Reminiscence of the writing of the once 14-year-imprisoned-50s-writer Pramoedya Ananta Toer (“Prem”) in seminal works such as Keluarga Gerilya, Bumi Manusia, Cerita dari Blora — those that presented the point of view of the revolutionary fighters of Indonesia a.k.a the “communists” — Eka Kurniawan’s characterization of Conrad Kliwon is one of sympathy in the tone of the Marxists and the Communists as if continuing the legacy of “Prem” or Pramodeya. Throughout, the classic arguments of the International Workers of the World and the Marxist-Leninist Third International are revisited, giving today’s readers a reminder of what was Indonesian history about and how the struggles between the natives, the nationalists, the communists, and even the Islamists, overseen like a panopticon and synopticon of imperialism (Dutch, Japanese American) continue to define the theme of emerging nation-states such as Indonesia. And like a cycle of human and social progress, there is the high and low tide of revolutionary waves of change in all its bloody and bloodless consequences.
Eka Kurniawan attempted to present a history lesson of the birth of Indonesia, as to how Salman Rushdie skillfully did with the birth of India and Pakistan in his novel Midnight’s Children. In Eka Kurniawan’s work, to be beautiful is to be cursed and raped as to be Indonesia is to be exploited and ravaged and raped as well. To be raped then leads to being giving birth to deformities and monstrosities, as in the march of history and the inevitability of the perpetual birth of civilizational insanity.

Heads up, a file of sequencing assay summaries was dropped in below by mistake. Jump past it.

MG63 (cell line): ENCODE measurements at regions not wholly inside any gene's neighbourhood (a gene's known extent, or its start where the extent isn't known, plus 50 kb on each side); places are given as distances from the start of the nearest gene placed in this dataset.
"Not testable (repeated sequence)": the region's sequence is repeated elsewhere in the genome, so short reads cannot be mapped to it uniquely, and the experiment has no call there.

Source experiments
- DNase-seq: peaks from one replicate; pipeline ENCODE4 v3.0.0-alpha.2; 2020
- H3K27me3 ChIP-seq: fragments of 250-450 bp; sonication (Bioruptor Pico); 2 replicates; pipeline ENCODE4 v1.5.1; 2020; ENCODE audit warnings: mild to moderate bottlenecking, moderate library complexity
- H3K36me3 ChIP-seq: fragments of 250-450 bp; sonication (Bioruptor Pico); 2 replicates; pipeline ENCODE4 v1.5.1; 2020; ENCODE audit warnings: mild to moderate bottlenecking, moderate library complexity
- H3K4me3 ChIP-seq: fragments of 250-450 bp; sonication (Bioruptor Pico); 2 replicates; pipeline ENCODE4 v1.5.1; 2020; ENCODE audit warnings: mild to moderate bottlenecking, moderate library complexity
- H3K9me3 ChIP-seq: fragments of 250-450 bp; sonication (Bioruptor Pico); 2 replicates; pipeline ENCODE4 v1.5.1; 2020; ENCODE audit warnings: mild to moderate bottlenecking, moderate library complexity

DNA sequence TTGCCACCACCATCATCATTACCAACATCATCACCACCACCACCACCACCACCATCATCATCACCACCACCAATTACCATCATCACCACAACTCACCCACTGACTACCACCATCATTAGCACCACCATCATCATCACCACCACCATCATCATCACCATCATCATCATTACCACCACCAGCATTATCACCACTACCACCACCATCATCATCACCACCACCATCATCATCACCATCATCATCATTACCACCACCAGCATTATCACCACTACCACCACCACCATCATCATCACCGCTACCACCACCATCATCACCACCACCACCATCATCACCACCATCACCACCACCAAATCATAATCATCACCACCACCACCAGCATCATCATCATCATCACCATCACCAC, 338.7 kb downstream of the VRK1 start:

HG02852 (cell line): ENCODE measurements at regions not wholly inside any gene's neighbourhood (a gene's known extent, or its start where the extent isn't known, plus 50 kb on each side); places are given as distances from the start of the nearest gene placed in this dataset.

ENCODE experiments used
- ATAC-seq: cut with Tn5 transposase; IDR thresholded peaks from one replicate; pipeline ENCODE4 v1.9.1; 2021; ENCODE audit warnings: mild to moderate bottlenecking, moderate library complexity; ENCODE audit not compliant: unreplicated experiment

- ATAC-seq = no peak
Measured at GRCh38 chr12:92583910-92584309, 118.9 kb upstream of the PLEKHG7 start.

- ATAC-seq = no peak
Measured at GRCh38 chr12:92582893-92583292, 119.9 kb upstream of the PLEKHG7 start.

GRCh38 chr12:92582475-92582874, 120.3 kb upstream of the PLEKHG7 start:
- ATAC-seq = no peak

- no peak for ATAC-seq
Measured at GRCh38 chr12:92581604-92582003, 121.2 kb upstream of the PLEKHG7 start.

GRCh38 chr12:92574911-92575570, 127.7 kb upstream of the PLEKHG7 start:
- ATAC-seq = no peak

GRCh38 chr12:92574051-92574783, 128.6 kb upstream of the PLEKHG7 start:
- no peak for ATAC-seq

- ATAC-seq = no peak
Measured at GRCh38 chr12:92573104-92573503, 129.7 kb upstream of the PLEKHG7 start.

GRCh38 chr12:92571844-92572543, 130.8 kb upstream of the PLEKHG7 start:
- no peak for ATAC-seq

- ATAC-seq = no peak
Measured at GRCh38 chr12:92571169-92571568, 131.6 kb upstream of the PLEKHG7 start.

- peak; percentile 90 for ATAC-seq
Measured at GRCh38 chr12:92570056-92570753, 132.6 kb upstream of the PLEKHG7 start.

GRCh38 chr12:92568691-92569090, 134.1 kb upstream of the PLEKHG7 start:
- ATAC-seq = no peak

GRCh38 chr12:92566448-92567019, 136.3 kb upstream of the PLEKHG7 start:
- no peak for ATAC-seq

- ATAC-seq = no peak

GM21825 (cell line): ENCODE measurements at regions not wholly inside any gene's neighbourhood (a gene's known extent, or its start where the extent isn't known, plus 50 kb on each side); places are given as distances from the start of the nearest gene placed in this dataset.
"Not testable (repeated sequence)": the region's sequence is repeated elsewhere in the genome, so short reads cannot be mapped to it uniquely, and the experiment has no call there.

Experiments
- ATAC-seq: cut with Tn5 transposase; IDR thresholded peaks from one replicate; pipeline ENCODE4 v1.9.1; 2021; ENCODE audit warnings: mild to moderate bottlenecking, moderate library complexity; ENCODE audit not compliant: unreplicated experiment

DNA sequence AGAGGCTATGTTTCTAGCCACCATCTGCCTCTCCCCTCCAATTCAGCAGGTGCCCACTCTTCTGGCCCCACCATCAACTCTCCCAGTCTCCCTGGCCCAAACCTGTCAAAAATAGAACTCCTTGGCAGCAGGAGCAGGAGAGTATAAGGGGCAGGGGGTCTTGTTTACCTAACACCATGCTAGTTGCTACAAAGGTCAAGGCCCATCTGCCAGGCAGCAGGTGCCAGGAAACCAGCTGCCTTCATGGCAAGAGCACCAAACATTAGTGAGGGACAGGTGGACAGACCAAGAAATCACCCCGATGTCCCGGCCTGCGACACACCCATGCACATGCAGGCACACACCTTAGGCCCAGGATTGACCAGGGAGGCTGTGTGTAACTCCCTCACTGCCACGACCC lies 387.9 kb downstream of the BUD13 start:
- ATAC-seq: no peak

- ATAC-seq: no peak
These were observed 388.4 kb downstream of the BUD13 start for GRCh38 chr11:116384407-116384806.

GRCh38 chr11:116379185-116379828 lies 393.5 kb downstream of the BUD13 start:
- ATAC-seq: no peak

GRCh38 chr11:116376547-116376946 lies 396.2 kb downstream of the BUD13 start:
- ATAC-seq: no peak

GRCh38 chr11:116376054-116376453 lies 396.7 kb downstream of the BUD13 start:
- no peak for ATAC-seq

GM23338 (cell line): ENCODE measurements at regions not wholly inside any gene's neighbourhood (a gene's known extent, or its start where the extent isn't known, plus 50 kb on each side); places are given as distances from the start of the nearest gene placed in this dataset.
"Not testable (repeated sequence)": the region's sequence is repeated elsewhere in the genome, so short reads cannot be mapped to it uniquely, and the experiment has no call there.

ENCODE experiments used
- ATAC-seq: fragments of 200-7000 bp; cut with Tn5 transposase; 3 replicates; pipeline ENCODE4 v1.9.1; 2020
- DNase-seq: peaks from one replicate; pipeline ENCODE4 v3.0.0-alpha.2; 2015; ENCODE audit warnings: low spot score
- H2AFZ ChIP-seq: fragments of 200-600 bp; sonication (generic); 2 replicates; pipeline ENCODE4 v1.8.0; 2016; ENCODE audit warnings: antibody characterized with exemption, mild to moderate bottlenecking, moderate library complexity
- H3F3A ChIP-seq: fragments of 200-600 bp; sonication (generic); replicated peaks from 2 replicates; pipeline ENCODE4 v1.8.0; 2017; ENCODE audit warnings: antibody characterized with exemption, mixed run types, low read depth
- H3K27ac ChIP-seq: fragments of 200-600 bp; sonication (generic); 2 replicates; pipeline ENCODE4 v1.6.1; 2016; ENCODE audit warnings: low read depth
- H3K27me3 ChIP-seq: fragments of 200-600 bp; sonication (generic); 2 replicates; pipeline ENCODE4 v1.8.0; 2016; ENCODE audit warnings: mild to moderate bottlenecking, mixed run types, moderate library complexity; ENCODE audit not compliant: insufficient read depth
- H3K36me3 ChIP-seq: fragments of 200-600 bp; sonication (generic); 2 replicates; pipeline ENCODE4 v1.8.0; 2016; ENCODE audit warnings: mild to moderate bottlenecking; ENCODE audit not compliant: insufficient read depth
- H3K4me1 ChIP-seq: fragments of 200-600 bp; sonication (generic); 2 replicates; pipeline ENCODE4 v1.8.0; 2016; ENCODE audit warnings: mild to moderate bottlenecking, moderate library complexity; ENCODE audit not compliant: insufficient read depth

“No one knew how Comrade Kliwon ended up becoming a communist youth because even though he had never been rich, he’d always been a hedonist.” (pg. 161).
Herein lie the thesis of this chapter in Eka Kurniawan’s Beauty is a Wound that tells the story of Indonesia during the formative years of becoming a republic, of what I call “the portrait of modern Indonesia as a prostitute” (with apologies to James Joyce’s “portrait of the artist as a young man” and the Filipino playwright Nick Joaquin’s “portrait of the artist as Filipino.
He led a gang of marauding neighborhood kids, stealing whatever they could get their hands on for their own enjoyment: coconuts, logs, or a handful of cacao beans than could be eaten on the spot. One night before Eid, they would steal a chicken and roast it, and then the next day they would find the chicken’s owner to ask for forgiveness. (pg. 161)